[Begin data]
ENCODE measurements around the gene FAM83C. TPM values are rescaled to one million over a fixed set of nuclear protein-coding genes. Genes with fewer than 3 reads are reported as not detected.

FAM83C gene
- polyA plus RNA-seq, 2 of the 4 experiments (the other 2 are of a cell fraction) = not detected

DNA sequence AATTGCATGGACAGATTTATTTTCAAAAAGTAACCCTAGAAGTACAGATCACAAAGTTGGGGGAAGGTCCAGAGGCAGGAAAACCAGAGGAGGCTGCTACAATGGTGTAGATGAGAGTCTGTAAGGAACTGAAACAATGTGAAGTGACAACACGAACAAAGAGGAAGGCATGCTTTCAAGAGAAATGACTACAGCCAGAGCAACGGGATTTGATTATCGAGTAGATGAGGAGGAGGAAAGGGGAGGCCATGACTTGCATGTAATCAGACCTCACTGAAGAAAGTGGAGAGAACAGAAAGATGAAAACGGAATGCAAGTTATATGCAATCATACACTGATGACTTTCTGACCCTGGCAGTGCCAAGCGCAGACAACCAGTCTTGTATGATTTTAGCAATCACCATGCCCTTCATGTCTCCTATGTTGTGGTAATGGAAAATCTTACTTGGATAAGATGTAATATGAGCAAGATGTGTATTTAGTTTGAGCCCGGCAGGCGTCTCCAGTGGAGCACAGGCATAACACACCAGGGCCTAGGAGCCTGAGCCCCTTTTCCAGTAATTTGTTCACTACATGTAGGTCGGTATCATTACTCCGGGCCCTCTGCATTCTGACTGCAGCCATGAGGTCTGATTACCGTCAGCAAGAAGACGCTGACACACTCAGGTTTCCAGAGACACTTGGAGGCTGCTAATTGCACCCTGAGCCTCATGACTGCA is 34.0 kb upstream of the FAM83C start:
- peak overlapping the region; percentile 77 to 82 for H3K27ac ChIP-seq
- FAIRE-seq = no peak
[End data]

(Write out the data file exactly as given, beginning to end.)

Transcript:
ENCODE measurements around the gene FAM83C. TPM values are rescaled to one million over a fixed set of nuclear protein-coding genes. Genes with fewer than 3 reads are reported as not detected.

FAM83C gene
- polyA plus RNA-seq, 2 of the 4 experiments (the other 2 are of a cell fraction) = not detected

DNA sequence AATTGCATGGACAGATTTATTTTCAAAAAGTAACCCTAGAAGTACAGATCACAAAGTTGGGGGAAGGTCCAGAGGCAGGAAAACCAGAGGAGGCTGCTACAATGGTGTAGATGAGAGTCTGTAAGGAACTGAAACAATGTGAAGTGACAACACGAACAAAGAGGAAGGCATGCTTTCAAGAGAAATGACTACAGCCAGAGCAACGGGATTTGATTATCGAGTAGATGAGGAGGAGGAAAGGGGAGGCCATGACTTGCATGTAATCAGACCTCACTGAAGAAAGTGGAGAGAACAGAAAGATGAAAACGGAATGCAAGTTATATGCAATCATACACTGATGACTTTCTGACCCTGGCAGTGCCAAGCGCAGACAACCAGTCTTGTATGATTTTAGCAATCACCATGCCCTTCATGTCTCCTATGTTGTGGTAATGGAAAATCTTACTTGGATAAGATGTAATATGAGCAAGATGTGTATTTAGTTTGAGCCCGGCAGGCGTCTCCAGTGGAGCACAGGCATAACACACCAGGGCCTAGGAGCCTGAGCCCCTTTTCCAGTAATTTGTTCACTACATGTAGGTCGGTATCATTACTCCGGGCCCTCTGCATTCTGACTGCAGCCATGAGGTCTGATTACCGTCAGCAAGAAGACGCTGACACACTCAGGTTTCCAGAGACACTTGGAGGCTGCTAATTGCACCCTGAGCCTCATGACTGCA is 34.0 kb upstream of the FAM83C start:
- peak overlapping the region; percentile 77 to 82 for H3K27ac ChIP-seq
- FAIRE-seq = no peak